Photo Lesson Overview on

CGIPix is an observation that Nikon, Canon and the rest no longer make cameras,
they make computers that you can attach a lens to.
Here is a basic overview of what it takes to create good, better or best pictures, you decide how much effort you want to put into your pictures.

An overview of what shutter speeds to use and when.

Shutter Speed

The shutter speed controls the exposure and how motion is captured. Exposure is based on three elements, shutter speed, aperture and ISO. The ISO is somewhat fixed, in that during daytime you'll want to use the low end of the dial at 100 or 200 ISO. So you're left with two elements to change, shutter speed and aperture. When you change one, the other one must also change to keep the exposure correct.

Handheld vs Tripod Shutter Speeds

A videographer once told me, "The difference between good footage and home movies is the use of a tripod." If you ever shoot videos, please, use a tripod with a fluid head, it will save everyone from the headache of watching the frame bounce around. For still images, it's the same, it creates an excess of blur if the shutter speed is too slow for the lens you are using. The general rule is that 1/60 of a second is the slowest speed to ever shoot handheld, or the reciprocal of the lens you are using. With a 300mm lens, 1/300 of a second is the slowest speed to use and get a good shot. There are a few ways to cheat with slower shutter speeds:

1-Shoot more frames - Many times I've shot a 300mm handheld, at 1/60 of a second, by shooting 10 frames to get 2-3 without blur. Steady yourself, and just fire away.
2-Technology - VR or IS, Vibration Reduction and Image Stabilization lenses will allow you to shoot slower without the blur. Remember, the subject movement can't be stopped, it's really only good for static subjects.
3-Brace yourself or the camera against an object, such as fences, car doors, walls, poles etc. It's not as good as a tripod, but it will help.

Slow Shutter Speeds

Slow shutter speeds can be seconds or even minutes, depending on the situation. A sturdy tripod is essential. Making water appear like glass can take seconds to expose properly, or making a nighttime scene look like daytime can take minutes. Some 35mm camera lenses will go to F32, so you can get a longer exposure through aperture. The other way to increase exposure is through neutral density filters, which just stop a specific amount of light from hitting the sensor or film. Watch out for shooting forest and landscapes using too slow of a shutter speed when there is any wind blowing, it can create blurred leaves, bushes or branches, depending on the wind speed.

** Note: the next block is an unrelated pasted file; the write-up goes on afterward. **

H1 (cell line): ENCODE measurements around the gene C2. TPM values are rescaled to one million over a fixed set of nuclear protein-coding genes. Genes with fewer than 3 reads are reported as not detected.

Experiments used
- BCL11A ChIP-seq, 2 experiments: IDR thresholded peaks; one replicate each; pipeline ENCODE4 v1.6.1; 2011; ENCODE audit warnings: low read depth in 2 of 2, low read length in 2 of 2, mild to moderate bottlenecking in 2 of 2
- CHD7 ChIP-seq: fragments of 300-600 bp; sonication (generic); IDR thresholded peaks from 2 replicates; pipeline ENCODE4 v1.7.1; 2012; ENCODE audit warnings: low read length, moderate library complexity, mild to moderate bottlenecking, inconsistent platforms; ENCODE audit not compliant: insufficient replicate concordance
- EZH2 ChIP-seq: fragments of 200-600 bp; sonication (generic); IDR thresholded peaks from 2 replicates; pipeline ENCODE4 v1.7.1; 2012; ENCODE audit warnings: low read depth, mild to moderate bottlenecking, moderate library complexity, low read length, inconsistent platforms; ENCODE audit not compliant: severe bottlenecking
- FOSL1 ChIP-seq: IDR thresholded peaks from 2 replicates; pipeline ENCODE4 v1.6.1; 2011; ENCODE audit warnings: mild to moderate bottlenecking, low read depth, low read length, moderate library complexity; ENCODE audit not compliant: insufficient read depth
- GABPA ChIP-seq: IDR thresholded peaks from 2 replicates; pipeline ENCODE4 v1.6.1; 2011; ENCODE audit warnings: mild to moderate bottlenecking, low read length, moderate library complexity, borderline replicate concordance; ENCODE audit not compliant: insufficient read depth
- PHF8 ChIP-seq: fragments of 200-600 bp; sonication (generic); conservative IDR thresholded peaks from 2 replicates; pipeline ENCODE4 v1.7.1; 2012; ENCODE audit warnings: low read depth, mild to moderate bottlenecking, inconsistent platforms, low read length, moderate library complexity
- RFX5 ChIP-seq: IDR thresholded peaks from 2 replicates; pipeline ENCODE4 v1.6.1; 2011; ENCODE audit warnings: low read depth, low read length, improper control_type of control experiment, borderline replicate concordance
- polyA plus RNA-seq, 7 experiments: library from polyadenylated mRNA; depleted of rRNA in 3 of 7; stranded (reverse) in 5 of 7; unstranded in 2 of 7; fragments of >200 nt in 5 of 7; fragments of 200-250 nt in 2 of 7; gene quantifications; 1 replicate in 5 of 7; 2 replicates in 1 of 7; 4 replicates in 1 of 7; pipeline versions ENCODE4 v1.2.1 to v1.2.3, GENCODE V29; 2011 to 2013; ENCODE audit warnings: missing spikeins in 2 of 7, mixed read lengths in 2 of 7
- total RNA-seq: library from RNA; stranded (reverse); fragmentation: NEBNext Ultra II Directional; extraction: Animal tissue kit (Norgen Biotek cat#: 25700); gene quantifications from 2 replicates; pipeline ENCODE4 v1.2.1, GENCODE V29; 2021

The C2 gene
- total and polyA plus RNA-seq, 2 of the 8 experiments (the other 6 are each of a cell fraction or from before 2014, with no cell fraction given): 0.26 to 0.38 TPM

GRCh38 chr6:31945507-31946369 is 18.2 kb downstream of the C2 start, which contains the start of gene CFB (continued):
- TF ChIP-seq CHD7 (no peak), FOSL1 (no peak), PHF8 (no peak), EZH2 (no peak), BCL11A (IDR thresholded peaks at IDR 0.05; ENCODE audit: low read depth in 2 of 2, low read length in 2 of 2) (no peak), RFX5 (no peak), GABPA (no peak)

Fast Shutter Speeds

Faster shutter speeds will freeze the motion, at 1/1,000 or a second and faster, all movement is pretty much frozen, except for super fast items such as bullets. Motorcycles, race cars, and people are sharp and the background is sharp.

Panning Shutter Speeds

Panning takes practice.

When an item is moving quickly, freezing it in motion makes it appear like it is standing still. If everything in the frame is tack sharp, was it standing still or going 100 MPH? The way to give impart the feeling of motion is to blur the background and freeze the subject. The only way to do this is to perfect the art of panning. Choose a slower shutter speed, like 1/250 of a second for a motorcycle, 1/60 of a second for a runner, and then follow the object as it moves. You have to shoot just like painting or swinging a golf club, you don't shoot and stop, you continue to move, even after the shot is taken. This helps you to align a second shot, and keeps you from stopping before the shutter is done.

By panning with the motorcycle, the bike is sharp, while the wheels and background are blurred. It gives an added sense of speed to the moment.

Movement Through Frame

Sometimes the opposite effect is desired, the background sharp, while the movement is completely blurred. This shot is sometimes used for pedestrians crossing a street, a dog running at a ball or to show how vehicles are speeding through a neighborhood. Here you would choose a shutter speed consistent with the moving object, for the people, a tripod and 1/15 of a second will blur them, with a dog, 1/30 of a second on a tripod, and for a car, 1/60 of a second handheld.

Movement in Frame

Certain things will need to have a balance of frozen and motion, a propeller on an airplane or the rotor of a helicopter is a good example. At 1/2,000 of a second, the propeller is frozen, and the plane or helicopter looks static, slow the shutter speed down to 1/250 or 1/500 and that will add some movement to the shot, while keeping most of the frame frozen.

Creative Use of Shutter Speed (and Aperture)

For the majority of shots, any shutter speed and aperture combination that will give correct exposure will work, but choosing the right shutter speed (or aperture) can make or break some critical shots. You have to approach each situation thinking of how much movement (or depth of field) will need to be shown to convey the mood and emotion that the shot requires. Too much movement and it becomes blurred and hectic, too little motion and it becomes static. Too much depth of field and it becomes busy, too little depth of field and it becomes shallow.

Here's a shot that combines everything in a good balance. The shutter speed was 1/200 of a second, shot at F8. Any faster shutter speed, and the wings would lose their movement, any slower, and the body of the bird could become blurred. The aperture was enough to keep the body in focus, from the beak to the feet, while the tail feather fall just slightly out of the range of focus (depth of field) and the background is completely blurred.
OK, so it was a 600mm lens, and it wouldn't matter if it was F8 or F22, the background would still be out of focus.

Here are some samples from the Photo Galleries:

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